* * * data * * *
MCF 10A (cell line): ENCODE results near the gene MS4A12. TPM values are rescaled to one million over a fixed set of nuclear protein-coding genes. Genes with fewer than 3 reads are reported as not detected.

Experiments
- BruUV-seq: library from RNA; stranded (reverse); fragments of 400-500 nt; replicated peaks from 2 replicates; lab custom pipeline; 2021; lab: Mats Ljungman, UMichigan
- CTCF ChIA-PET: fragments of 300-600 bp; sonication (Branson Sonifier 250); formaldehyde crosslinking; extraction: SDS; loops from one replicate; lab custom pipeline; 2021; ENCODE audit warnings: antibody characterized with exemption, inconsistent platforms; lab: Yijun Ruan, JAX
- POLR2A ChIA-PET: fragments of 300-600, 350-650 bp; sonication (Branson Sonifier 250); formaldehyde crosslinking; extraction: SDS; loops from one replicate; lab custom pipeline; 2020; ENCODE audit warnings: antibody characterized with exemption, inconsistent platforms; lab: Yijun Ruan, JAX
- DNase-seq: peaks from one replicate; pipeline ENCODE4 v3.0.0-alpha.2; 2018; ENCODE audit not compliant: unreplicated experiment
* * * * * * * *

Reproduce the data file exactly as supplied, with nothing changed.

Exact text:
MCF 10A (cell line): ENCODE results near the gene MS4A12. TPM values are rescaled to one million over a fixed set of nuclear protein-coding genes. Genes with fewer than 3 reads are reported as not detected.

Experiments
- BruUV-seq: library from RNA; stranded (reverse); fragments of 400-500 nt; replicated peaks from 2 replicates; lab custom pipeline; 2021; lab: Mats Ljungman, UMichigan
- CTCF ChIA-PET: fragments of 300-600 bp; sonication (Branson Sonifier 250); formaldehyde crosslinking; extraction: SDS; loops from one replicate; lab custom pipeline; 2021; ENCODE audit warnings: antibody characterized with exemption, inconsistent platforms; lab: Yijun Ruan, JAX
- POLR2A ChIA-PET: fragments of 300-600, 350-650 bp; sonication (Branson Sonifier 250); formaldehyde crosslinking; extraction: SDS; loops from one replicate; lab custom pipeline; 2020; ENCODE audit warnings: antibody characterized with exemption, inconsistent platforms; lab: Yijun Ruan, JAX
- DNase-seq: peaks from one replicate; pipeline ENCODE4 v3.0.0-alpha.2; 2018; ENCODE audit not compliant: unreplicated experiment